Home » Politics » Desperate EU ‘begs India for 10m AstraZeneca jabs’…after vaccine shipments to UK blocked
Desperate EU ‘begs India for 10m AstraZeneca jabs’…after vaccine shipments to UK blocked
April 1, 2021
Emmanuel Macron discusses the vaccine rollout in France
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A Brussels envoy sent a letter requesting the life-saving jabs from the Serum Institute of India, it has been claimed. The EU is hoping to secure the shots from the world’s largest vaccine market to offset supply shortfalls from AstraZeneca’s European factories. It is furious that the Anglo-Swedish pharma giant has cut its expected deliveries to member states, and eurocrats are now attempting to secure foreign supplies.
Commission President Ursula von der Leyen had previously failed to convince the United States to sanction a shipment of the Oxford-produced jab to the bloc.
An Indian government source said: “The EU ambassador wrote a letter, saying people give us export approvals.”
India currently has export controls in place as it seeks to bolster its domestic vaccination drive to halt a surge of coronavirus infections sweeping the country.
It has so far sent 64 million doses abroad to 83 countries, and administered the same number at home – sparking domestic frustrations.
Britain is also urging New Delhi to release a shipment of five million doses, made by Serum, destined for British shores.
The EU is currently locked in a battle with AstraZeneca over the firm’s failure to deliver enough doses to member states.
In recent weeks, the European Commission has sparked an export ban row with the UK over AstraZeneca jabs.
EU vaccines tsar Thierry Breton warned “zero” doses of the Oxford jab made on the Continent would be sent to Britain as eurocrats use their bolstered export ban to confiscate shipments.
In a highly provocative outburst, the Frenchman dismissed Boris Johnson’s generous offer to cooperate with the EU to boost production across the bloc.
The Prime Minister is keen to avert a full-blown trade war with Brussels, but Mr Breton declared: “We have nothing to negotiate.”
Mr Breton told the FT: “We are just here to make sure that the [AstraZeneca contract with the EU] is delivered – and, of course, we are here to also help our British friends.
“But we have nothing to negotiate.”
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“If AstraZeneca does more, we don’t have any issue, but as long as it doesn’t deliver its commitments to us, the doses stay in Europe,” he added.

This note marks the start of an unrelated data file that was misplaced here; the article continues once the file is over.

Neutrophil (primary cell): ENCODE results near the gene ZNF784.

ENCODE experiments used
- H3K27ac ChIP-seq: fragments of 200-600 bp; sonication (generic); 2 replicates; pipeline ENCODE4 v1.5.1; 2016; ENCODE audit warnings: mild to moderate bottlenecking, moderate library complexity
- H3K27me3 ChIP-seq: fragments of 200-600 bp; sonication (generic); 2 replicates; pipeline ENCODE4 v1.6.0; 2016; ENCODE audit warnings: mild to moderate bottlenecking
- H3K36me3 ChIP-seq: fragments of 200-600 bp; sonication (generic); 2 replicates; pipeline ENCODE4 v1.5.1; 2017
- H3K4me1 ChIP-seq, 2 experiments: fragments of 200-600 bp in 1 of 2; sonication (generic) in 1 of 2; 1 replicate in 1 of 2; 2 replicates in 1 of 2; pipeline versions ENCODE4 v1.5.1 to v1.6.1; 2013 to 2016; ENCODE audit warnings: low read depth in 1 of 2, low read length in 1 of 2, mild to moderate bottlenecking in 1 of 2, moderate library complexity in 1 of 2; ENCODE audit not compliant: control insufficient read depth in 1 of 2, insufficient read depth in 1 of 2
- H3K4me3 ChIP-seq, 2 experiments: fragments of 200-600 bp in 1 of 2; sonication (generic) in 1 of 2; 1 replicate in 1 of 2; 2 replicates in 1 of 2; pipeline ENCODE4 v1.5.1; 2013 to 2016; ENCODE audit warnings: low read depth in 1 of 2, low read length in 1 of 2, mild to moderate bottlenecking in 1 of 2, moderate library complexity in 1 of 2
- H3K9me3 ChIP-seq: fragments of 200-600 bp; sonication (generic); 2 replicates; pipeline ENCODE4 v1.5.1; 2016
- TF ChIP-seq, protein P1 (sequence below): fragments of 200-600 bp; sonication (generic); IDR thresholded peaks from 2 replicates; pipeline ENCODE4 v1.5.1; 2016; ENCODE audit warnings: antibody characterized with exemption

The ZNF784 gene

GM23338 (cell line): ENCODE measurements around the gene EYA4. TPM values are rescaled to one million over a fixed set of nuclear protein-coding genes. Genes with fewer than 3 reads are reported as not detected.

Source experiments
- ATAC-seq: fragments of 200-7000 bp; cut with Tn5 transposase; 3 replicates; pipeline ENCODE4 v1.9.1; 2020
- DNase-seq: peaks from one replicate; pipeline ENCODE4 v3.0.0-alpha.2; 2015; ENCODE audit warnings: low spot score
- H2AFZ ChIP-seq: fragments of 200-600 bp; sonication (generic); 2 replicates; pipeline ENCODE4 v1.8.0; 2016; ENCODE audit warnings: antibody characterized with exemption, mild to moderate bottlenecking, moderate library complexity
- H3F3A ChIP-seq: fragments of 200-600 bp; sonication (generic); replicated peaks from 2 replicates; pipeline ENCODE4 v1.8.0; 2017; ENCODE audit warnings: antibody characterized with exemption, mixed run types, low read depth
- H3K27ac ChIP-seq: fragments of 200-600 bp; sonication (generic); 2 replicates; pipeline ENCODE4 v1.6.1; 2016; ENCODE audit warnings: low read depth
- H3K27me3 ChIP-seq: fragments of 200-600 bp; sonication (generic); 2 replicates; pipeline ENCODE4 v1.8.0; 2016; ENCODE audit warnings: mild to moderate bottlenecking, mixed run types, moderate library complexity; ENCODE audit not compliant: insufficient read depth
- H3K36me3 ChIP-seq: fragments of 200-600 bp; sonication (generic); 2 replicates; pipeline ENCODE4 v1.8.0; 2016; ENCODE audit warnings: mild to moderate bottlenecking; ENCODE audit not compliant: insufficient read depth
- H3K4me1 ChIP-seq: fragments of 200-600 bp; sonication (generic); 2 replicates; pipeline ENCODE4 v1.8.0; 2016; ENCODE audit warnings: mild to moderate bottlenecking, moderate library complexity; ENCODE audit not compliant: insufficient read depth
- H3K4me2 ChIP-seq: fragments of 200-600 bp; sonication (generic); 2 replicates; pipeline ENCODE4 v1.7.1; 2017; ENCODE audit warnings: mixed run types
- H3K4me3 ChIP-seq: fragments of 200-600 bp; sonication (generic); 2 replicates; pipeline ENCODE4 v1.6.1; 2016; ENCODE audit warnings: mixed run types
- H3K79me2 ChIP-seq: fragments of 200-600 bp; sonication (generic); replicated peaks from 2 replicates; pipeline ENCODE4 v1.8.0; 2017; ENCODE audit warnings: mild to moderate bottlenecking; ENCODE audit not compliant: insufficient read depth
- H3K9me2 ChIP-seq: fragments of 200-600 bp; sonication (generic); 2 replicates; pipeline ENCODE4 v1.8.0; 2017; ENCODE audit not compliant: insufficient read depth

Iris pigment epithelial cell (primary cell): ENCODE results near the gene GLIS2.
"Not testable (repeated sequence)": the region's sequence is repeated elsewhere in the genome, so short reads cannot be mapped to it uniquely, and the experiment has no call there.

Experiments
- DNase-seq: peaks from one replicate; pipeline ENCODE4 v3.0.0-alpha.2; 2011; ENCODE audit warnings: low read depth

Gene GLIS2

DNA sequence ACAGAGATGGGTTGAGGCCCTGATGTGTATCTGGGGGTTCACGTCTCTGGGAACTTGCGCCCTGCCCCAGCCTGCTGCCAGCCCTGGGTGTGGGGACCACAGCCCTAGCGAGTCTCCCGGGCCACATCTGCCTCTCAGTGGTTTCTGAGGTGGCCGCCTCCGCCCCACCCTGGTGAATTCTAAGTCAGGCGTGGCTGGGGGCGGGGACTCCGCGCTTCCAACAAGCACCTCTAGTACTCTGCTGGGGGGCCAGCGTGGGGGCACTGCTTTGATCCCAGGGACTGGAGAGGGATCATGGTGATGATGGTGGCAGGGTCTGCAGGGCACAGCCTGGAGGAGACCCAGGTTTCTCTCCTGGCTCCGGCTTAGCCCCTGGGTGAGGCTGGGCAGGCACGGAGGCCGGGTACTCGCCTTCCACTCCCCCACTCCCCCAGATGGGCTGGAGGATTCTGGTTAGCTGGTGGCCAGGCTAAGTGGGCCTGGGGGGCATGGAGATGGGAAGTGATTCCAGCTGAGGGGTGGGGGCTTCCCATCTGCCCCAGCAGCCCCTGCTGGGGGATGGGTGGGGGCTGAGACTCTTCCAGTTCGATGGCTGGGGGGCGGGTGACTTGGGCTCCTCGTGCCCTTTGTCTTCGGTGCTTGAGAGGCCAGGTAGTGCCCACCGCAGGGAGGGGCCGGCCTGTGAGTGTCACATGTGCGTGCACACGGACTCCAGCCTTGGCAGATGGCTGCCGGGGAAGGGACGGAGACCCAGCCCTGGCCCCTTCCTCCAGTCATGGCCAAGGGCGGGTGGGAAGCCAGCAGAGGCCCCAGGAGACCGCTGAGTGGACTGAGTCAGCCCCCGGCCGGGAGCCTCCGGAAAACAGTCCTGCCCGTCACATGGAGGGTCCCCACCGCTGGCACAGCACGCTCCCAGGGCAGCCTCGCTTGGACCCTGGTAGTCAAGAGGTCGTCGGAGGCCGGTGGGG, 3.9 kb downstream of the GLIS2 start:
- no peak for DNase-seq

Britain has become target number one for the EU’s export controls on medical supplies because the UK’s vaccination scheme is steaming ahead of Europe’s efforts.
To end the threat of a blockade, No10 has proposed sharing production capacities at AstraZeneca factories developed with British aid.
A Government official said: “We continue to discuss what more we can do to ensure a reciprocally beneficial relationship between the UK and EU on COVID-19.
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“As the Prime Minister said in previous statements, including one co-signed by other world leaders, no single country can face this health emergency alone, and we need to address this challenge through solidarity and cooperation.”
British taxpayers pumped in £21 million to help boost production at the Halix plant in the Netherlands, which is at the centre of the EU-UK vaccines row.
Brussels is demanding the lion’s share of doses, around five million a month, produced at the AstraZeneca factory in Leiden to plug firm’s shortfall in deliveries to the bloc.
It has since emerged that the Dutch government refused to hand over £8.5 million after Oxford scientists asked for financial assistance to address concerns over manufacturing capacity at the facility.
Prime Minister Mark Rutte turned down the approach after he received reassurances over potential production hiccups, but insiders said the offer would have helped boost capacity five-fold.
His mistake is expected to hinder the bloc’s argument to keep hold of the majority of doses produced at the Halix factory.
Britain has now delivered at least one dose of coronavirus vaccine to more than 30 million people.
In contrast, just 51 million have received their first shot across the EU.